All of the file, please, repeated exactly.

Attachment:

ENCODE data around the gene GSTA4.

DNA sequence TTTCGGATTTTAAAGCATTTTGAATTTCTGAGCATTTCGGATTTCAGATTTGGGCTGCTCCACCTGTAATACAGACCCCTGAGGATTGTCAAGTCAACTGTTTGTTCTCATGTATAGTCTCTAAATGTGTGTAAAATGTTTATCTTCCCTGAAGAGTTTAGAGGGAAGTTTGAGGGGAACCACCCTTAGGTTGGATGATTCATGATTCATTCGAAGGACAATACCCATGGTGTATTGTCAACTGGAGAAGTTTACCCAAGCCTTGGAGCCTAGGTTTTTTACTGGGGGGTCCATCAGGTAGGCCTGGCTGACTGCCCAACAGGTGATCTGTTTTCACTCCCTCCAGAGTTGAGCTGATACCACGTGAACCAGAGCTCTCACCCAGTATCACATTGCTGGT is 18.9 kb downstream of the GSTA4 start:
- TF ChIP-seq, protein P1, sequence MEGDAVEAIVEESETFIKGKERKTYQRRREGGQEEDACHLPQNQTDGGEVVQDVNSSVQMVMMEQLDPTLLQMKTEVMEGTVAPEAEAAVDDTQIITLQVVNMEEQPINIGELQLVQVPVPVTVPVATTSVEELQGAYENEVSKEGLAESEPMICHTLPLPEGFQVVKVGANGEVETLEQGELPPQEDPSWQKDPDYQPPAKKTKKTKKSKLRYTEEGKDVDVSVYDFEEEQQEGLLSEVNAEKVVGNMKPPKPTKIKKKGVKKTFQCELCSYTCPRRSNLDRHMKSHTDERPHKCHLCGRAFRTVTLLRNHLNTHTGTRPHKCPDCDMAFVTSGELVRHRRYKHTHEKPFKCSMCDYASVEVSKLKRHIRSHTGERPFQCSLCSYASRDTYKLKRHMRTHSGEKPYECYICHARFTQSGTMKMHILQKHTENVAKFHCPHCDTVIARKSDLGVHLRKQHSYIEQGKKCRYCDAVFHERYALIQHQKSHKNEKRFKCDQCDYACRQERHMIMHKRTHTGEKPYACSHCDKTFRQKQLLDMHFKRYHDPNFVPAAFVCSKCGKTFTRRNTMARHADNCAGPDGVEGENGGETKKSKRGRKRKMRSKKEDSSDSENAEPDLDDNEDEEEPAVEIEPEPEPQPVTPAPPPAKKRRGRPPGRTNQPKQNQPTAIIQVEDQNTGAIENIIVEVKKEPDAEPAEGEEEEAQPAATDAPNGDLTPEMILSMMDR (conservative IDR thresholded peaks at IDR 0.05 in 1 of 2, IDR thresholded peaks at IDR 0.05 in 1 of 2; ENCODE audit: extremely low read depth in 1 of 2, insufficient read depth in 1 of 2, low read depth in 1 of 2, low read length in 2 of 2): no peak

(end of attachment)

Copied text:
ENCODE data around the gene GSTA4.

DNA sequence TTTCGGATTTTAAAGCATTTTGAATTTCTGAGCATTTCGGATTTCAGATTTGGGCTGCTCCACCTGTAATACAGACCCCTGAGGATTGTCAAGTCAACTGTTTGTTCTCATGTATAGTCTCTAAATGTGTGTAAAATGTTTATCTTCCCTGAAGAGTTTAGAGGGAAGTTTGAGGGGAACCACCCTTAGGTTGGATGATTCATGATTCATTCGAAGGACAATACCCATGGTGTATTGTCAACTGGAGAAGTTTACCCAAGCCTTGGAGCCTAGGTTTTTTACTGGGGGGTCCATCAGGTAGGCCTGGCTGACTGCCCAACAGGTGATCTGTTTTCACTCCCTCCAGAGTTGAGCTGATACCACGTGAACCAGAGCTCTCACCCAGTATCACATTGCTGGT is 18.9 kb downstream of the GSTA4 start:
- TF ChIP-seq, protein P1, sequence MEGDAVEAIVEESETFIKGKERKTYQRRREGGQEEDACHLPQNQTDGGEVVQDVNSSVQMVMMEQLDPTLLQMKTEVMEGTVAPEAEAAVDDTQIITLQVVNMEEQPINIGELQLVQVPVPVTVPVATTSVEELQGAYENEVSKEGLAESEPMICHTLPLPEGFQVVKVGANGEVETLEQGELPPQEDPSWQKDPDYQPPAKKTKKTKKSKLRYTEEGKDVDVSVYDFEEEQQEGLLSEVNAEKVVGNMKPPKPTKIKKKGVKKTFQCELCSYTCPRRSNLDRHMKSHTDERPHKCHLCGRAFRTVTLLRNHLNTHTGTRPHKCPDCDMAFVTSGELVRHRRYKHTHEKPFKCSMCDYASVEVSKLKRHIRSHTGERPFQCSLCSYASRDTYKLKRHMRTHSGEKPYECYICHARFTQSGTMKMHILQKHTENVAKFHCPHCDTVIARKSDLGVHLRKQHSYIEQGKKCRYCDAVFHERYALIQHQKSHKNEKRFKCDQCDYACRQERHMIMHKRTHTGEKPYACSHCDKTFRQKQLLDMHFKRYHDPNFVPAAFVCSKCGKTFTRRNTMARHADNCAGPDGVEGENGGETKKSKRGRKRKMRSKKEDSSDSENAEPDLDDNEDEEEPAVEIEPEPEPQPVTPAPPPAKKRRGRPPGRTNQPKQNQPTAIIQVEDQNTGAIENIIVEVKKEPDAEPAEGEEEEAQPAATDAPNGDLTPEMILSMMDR (conservative IDR thresholded peaks at IDR 0.05 in 1 of 2, IDR thresholded peaks at IDR 0.05 in 1 of 2; ENCODE audit: extremely low read depth in 1 of 2, insufficient read depth in 1 of 2, low read depth in 1 of 2, low read length in 2 of 2): no peak